Information matching

The Tax Commissioner said the ATO’s information matching program is expected to match over 600 million transactions in the current year (up from 538 million in the 2011-12 income year). He said commensurate with the increase in information matching, the ATO also expects an increase in the number of discrepancies identified. According to the Commissioner, discrepancies detected by ATO information matching increased from 266,000 in 2007-08 to over 540,000 in 2011-12.Specifically in relation to small businesses, the Commissioner said the records of more than 10,800 taxpayers were matched in 2011-12, and identified businesses not reporting correctly through undeclared income or overdue returns. He said the identified discrepancies raised more than $40 million in liabilities.For example, by working with other agencies such as the Department of Climate Change and Energy Efficiency, the ATO was able to identify a government grant of $200,000 that was not declared by a taxpayer. Further information from the Department of Human Services highlighted the same taxpayer had also received a disability support pension, at the same time.

Small business benchmarks

Controversial as they may be, the Commissioner said ATO statistics indicated that approximately 90% of small businesses in benchmarked industries fell within a benchmark ratio. However, he said around 76,000 businesses reported income that was significantly below those benchmarks.To address this issue, Mr D’Ascenzo said the ATO wrote to around 30,000 small businesses regarding the benchmarks in 2010-11. He said around 17% (or over 5,000) of the businesses have since started reporting income commensurate with the benchmarks, thereby lowering their risk profile with the ATO.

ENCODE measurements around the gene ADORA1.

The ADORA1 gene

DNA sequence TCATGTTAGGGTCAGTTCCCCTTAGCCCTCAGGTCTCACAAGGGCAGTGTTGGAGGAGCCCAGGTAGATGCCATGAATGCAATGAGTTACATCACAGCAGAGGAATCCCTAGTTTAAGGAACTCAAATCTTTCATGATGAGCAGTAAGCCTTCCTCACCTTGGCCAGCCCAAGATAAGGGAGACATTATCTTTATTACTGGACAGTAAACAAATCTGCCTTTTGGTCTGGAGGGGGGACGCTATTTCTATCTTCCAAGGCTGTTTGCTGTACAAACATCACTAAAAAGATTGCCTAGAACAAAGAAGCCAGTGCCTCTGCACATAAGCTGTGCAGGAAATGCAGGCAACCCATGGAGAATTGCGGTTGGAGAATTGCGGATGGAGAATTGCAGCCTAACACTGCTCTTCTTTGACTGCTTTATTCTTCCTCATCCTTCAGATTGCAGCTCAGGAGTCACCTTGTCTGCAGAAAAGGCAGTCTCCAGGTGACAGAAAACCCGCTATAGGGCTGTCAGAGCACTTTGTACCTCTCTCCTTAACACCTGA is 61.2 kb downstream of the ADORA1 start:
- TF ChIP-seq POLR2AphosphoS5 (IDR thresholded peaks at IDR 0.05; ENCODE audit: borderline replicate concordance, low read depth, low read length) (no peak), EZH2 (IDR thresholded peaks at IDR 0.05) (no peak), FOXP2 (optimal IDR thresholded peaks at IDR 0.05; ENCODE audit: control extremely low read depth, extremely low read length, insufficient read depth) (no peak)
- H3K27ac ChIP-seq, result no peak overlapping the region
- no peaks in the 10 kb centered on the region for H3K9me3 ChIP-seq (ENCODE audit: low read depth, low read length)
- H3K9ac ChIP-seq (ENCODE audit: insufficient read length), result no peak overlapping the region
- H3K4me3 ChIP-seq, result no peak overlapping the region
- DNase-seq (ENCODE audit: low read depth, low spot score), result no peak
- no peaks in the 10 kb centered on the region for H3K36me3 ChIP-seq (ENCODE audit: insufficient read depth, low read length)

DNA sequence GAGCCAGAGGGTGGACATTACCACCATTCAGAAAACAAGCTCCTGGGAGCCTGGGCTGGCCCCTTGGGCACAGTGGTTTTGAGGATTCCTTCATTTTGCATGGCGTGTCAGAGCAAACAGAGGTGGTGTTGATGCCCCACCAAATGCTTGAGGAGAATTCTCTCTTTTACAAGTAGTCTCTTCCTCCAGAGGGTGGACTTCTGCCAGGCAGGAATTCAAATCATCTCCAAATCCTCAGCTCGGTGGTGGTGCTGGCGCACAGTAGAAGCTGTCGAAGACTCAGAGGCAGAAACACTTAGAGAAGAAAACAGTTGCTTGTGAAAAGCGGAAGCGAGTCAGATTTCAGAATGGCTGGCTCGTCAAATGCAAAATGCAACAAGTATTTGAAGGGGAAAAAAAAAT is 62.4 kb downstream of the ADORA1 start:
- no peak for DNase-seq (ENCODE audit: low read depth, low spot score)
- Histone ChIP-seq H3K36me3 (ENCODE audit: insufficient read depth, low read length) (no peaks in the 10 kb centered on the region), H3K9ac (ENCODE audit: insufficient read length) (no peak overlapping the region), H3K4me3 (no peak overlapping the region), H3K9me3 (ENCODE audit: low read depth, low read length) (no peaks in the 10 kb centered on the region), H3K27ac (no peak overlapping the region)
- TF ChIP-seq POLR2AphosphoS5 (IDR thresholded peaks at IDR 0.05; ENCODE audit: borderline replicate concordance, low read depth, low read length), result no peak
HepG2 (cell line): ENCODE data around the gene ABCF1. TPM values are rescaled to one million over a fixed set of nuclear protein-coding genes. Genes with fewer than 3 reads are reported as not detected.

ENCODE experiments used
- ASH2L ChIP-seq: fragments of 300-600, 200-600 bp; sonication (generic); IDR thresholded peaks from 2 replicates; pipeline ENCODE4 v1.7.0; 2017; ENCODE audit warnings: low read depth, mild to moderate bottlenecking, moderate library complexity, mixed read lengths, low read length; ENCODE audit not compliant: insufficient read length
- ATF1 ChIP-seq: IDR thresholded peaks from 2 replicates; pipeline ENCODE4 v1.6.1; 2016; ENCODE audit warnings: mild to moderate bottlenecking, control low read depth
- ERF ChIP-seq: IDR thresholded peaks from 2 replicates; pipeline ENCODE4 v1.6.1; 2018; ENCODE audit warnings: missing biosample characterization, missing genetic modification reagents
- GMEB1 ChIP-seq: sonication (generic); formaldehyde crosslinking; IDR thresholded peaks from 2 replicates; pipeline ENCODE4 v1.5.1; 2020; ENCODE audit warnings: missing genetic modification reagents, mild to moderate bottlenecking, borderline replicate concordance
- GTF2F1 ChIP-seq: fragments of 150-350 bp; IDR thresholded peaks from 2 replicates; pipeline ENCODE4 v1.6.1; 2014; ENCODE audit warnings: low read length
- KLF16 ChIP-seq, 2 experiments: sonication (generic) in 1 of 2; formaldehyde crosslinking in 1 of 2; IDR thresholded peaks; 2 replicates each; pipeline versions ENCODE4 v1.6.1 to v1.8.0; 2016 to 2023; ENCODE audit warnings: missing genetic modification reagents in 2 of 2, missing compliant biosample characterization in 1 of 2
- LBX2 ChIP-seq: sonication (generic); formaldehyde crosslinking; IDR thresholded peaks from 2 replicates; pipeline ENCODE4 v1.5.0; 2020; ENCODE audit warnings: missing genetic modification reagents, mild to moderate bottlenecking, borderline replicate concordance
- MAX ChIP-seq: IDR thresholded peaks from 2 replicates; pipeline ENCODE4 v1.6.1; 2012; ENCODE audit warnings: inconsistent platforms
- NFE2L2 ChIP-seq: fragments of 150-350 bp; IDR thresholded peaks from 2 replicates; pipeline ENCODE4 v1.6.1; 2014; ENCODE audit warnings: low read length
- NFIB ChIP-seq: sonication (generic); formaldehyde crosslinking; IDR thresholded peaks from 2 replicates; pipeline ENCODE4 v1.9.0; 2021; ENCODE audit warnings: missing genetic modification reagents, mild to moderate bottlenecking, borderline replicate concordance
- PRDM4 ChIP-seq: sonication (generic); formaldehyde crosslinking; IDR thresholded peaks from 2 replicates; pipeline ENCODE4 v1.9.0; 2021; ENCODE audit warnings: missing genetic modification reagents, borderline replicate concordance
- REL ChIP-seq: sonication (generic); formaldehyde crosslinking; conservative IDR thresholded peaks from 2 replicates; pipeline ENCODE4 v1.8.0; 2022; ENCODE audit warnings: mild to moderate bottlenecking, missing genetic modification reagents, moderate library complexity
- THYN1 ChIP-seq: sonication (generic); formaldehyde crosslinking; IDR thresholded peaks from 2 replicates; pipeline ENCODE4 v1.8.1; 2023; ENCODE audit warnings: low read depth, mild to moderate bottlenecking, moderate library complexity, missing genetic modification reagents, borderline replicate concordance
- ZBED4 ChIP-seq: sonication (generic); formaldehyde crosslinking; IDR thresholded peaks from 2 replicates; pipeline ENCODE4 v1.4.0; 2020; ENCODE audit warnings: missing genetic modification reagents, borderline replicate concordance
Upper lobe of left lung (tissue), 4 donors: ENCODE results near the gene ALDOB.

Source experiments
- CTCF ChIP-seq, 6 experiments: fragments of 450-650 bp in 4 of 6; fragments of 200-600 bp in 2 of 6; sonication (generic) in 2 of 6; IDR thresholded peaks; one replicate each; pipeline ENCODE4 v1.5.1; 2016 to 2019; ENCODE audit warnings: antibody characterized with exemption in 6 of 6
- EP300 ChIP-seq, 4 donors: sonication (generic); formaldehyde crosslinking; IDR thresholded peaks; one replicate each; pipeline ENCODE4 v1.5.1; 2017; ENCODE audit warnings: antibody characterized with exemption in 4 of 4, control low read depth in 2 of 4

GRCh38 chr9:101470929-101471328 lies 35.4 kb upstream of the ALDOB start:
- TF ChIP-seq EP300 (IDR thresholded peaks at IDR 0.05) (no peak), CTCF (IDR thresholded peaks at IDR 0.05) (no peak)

Compliance and prosecution

The Commissioner said in the last financial year, the ATO’s compliance activities in the small business sector yielded around an additional $1.97 billion in taxes collected. He said that year also saw a decline in the number of returns and statements lodged on time for small businesses, as well as fewer income tax return liabilities paid on time. No doubt the general state of the economy was influential in that.

The Commissioner also said small business debt with the ATO increased in the last financial year to 61.4% of the total ATO collectable debt. The ATO believes this increase mostly reflects the cashflow impacts of the challenging economic environment. Despite the challenging economic conditions for small business, the Commissioner said the ATO will continue to support those businesses that are viable.
However, the Commissioner warned that the ATO undertook over 28,000 of what he called “firmer and legal recovery actions” in the small business sector in 2011-12. The ATO also conducted over 11,800 compliance reviews of self-managed super funds (mainly micro enterprises) raising tax liabilities of around $21.9 million.
Future ATO improvements for small businesses
Future technological improvements are planned to the interactions of small businesses with the ATO. By 2013, the ATO is aiming to allow small businesses to access and update their obligations online. By 2014, the ATO aims to allow small businesses to complete obligations using a mobile device and track their dealings online. Then by 2015, the ATO will aim to have integrated payment services, personalised options, and cross-channel authorisation solutions for small businesses.
With our complex and ever-changing tax laws, complying with them is not easy. That’s why around three-quarters of Australians use a tax agent. But there are ways SMEs can obtain the information they need to make tax compliance easier.
The Tax Commissioner says the ATO acknowledges that running a small business is not always easy and that behind every small business are people. He said, “We’re all human and we don’t always make the right choices, or circumstances sometimes make it extra difficult for us”. For people trying to do the right thing, he said the ATO will try to get them “over the line” where it can. A good adviser/accountant wouldn’t go astray either.

Terry Hayes is the Editor-in-Chief of tax news reporting at Thomson Reuters, a leading Australian provider of tax, accounting and legal information solutions.

Posted in Business